Let the Rhythm Hit ’Em is Eric B and Rakim's 3rd album, released in 1990. The group's sound develops further, with Rakim adopting a deeper, more aggressive tone of voice, and more mature and serious subject matter. Musically, the production ranges from smoother soulful tracks such as "In the Ghetto" to the hard-edged assault of the title track "Let the Rhythm Hit ’Em."
A classic on the album was "Mahogany" which was sampled in "N.Y. State of Mind" from the album "Illmatic" and "N.Y. State of Mind Pt. II" by Nas from the album I AM..
Despite the fact that it didn't produce any hit singles as popular as the duo's previous albums, it is considered by many to be their most coherent album, and is one of only a few rap albums that have received a 5-mic rating when it was reviewed in The Source Magazine.
The back cover features a dedication to the memories of Rakim's father William and producer Paul C, who had worked on many of the album's tracks before his murder in July 1989. Paul C was shot to death in Rosedale, Queens at the age of 24. His murder was featured on America's Most Wanted leading to the arrest of Derrick "Little Shine" Blair, who was later released due to lack of evidence.The case has yet to be solved. However, Paul's protégé Large Professor completed his work. Neither received credit in the album's notes.
HAPPY BIRTHDAY TO: Aaron Tyler (born on May 22, 1967 in Compton, California), better known as MC Eiht. His stage name was partly inspired by the numeral in KRS One's name. He chose Eiht for its links to "hood culture", including 8Ball and .38 caliber firearms.He is a member of the rap group Compton's Most Wanted. I didn't follow him tough, because I was on in NYC but "Growin' Up In the Hood" off the "Boyz In The Hood" soundtrack that I loved.
The day I fell in love with this song, my older brother ran in the house with a Solo-Flex (Exercise machine) How'd he get it? Someone ordered it, who lived a across the street and my brother signed for it when UPS delivered it. Next thing you know we had an exercise machine that barely got used but to hang clothes on. However, I'll always remember me rewinding that song back as I put together the Solo-Flex with my brother. Look out for his new material with DJ Premier.
Kejuan Muchita (born May 21, 1974), better known by his stage name Havoc, is one half of the Mobb Deep originally named Poetical Prophets with Prodigy. They both met when they were 14 and together attended the High School of Art and Design. He produced most tracks on Mobb Deep's albums and also did production for Nas, Notorious B.I.G., Eminem and more.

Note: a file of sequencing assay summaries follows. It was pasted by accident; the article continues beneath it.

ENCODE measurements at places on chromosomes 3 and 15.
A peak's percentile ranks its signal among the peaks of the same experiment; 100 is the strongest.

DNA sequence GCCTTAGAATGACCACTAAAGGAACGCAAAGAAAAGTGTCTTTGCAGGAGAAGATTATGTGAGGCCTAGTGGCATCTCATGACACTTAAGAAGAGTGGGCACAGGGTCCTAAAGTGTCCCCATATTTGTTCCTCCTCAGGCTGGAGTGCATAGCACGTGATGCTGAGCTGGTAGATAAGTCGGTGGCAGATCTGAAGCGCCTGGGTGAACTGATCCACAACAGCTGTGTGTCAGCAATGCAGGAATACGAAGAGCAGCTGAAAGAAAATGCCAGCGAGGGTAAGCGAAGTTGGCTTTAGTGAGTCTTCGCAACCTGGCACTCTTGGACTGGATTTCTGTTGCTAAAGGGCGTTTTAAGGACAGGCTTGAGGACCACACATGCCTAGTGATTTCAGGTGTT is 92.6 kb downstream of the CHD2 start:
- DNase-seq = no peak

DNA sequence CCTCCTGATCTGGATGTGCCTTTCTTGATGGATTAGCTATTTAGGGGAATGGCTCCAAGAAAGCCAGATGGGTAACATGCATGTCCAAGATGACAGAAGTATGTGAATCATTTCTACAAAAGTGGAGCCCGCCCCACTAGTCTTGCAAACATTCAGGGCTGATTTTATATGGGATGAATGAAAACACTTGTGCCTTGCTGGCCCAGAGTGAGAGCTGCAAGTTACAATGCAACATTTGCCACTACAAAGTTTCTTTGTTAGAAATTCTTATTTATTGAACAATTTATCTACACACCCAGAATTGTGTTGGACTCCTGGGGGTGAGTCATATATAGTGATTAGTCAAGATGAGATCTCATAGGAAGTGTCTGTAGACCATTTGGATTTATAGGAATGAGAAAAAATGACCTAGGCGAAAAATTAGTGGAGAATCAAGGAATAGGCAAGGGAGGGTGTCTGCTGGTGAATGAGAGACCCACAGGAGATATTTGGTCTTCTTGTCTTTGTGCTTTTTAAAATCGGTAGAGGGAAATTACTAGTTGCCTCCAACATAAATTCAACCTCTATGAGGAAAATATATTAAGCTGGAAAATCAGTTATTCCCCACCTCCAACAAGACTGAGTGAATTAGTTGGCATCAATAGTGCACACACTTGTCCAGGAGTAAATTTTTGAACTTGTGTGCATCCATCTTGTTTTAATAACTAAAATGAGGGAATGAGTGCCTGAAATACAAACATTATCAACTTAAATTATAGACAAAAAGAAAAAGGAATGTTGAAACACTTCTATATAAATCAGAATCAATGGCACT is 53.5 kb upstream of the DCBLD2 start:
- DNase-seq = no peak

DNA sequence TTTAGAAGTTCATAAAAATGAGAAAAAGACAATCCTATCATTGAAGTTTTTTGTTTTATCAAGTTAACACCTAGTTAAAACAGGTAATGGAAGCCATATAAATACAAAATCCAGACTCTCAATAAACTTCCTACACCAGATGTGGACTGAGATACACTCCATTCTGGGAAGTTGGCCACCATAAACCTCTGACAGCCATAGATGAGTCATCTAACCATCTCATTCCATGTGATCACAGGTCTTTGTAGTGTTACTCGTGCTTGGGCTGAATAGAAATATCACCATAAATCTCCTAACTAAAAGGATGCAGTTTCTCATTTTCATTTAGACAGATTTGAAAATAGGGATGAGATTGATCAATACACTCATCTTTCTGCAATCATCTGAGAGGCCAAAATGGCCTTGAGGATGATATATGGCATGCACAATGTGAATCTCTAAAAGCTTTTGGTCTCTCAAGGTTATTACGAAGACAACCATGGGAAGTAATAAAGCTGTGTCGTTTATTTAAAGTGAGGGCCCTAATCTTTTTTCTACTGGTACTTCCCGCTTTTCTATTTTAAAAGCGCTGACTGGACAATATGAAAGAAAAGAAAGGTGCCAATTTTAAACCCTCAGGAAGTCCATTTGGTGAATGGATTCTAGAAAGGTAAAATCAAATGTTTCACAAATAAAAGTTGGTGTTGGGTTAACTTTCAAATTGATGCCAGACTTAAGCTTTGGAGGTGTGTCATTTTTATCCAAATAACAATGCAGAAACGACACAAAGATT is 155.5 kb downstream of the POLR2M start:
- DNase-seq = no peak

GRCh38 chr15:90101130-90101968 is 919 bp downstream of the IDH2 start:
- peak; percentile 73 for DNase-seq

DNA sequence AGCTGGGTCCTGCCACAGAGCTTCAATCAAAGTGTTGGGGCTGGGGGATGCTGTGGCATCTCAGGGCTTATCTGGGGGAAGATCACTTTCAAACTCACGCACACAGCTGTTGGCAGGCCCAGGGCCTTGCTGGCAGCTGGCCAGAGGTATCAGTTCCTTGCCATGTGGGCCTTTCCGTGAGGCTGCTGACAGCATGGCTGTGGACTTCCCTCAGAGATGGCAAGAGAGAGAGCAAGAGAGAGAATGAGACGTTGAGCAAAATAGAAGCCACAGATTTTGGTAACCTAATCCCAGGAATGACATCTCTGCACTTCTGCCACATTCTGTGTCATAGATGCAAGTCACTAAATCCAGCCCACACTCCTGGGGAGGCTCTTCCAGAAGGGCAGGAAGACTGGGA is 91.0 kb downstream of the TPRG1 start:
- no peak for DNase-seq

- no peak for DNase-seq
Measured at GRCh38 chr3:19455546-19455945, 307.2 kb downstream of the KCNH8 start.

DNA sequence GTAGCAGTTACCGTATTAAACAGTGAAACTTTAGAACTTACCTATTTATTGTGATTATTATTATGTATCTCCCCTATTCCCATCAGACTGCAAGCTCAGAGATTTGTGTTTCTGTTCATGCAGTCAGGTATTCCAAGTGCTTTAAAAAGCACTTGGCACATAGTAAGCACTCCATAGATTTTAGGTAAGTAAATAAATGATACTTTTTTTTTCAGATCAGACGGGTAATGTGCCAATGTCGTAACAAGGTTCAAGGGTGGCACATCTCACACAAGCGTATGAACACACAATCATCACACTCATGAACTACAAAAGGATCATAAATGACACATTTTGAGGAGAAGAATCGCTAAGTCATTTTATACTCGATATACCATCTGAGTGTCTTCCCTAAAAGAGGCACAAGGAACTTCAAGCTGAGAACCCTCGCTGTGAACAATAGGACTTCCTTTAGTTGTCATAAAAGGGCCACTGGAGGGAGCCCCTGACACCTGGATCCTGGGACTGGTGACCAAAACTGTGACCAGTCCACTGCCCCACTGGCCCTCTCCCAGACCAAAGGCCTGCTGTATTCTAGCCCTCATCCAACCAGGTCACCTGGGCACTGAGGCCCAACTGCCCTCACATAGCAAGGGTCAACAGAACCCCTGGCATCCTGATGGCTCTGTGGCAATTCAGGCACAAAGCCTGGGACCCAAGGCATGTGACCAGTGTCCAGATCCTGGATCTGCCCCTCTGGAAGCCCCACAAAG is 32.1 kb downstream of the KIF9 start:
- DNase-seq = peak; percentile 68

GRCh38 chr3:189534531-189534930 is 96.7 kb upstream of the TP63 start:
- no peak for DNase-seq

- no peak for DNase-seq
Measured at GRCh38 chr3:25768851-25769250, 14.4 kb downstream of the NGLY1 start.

Anthony Williams (May 17, 1972 – September 19, 2009), better known as Roc Raida or Grandmaster Roc Raida, was a DJ, Turntablist and Producer. He was also a member of the legendary DJ group, The X-Ecutioners.
He was the 95' DMC Champion World DJ Champion, Busta Rhymes DJ and produced joints for Big Pun, Jungle Brothers and laced some amazing scratches on several songs.
I had the pleasure of knowing Raida during the Arsonists days and being the X-ecutioners tour M.C.. He laughed alot, wore a horse mask at times and put me on to the comedy "Kung Pow", he was a character. I remember going to his house and seeing him and DJ Babu watching "Good Times" high as hell. On tour, he always trained with the X-Ecutioners manager, doing Martial Arts while me and Total Eclipse would workout.
The most memorable thing I could remember about Roc Raida is not only how he scratched but the flavor he scratched in. His facial expressions and his body just had such a rhythm. I never seen it before nor after and I doubt I'll ever see it again. Lot of Hip Hop dudes who seen him rock, know what i'm talking about.
He died on September 19, 2009 from cardiac arrest due to complications a few weeks earlier relating to an accident while training in Krav Maga. Anthony "Grand Master Roc Raida" Williams is survived by his wife and three daughters Asia, Nyra and Tia.
Raida's funeral service was not only a who's who in NYC Hip Hop but also just overall out of a movie not because of those in attendance but it was so grand. Which was fitting for Grand Master Roc Raida.
Check out this classic Pepsi Commercial he was in. Rest Peacefully Roc Raida. I Love You.
Edward Archer AKA Special Ed (May 16, 1972), a rapper of Jamaican descent. From Flatbush, Brooklyn later moved to Canarsie. Ed is best known for the songs "I Got It Made" and "I'm The Magnificent", produced by "Hitman" Howie Tee and released in 1989 on theYoungest in Charge album, recorded when Ed was 16 years old. The album sold more than half a million copies.In 1990, he released his album Legal, the title a reference to his turning eighteen, with the singles "Come On Let's Move It" and "The Mission".
He was later part of first Crooklyn Dodgers project with Buckshot, Masta Ace which was produced by A Tribe Called Quest frontman Q-Tip. The song was featured in the 1994 film Crooklyn. It contains scratches from "Who Got Da Props?" by Black Moon and "The Place Where We Dwell" by Gang Starr. It also features samples of a radio broadcast of a Brooklyn Dodgers game. The music video featured appearances by Brooklyn-born athletes Michael Jordan and Mike Tyson.
This is the cover to his first album "Youngest in Charge", I remember thinking "He's missing a hand?!"
In the video below, Special Ed discusses the making of his hit recording I Got It Made. He also gives his thoughts on the Rick Ross & John Legend collaboration Magnificent, which was inspired by Ed's song I'm The Magnificent.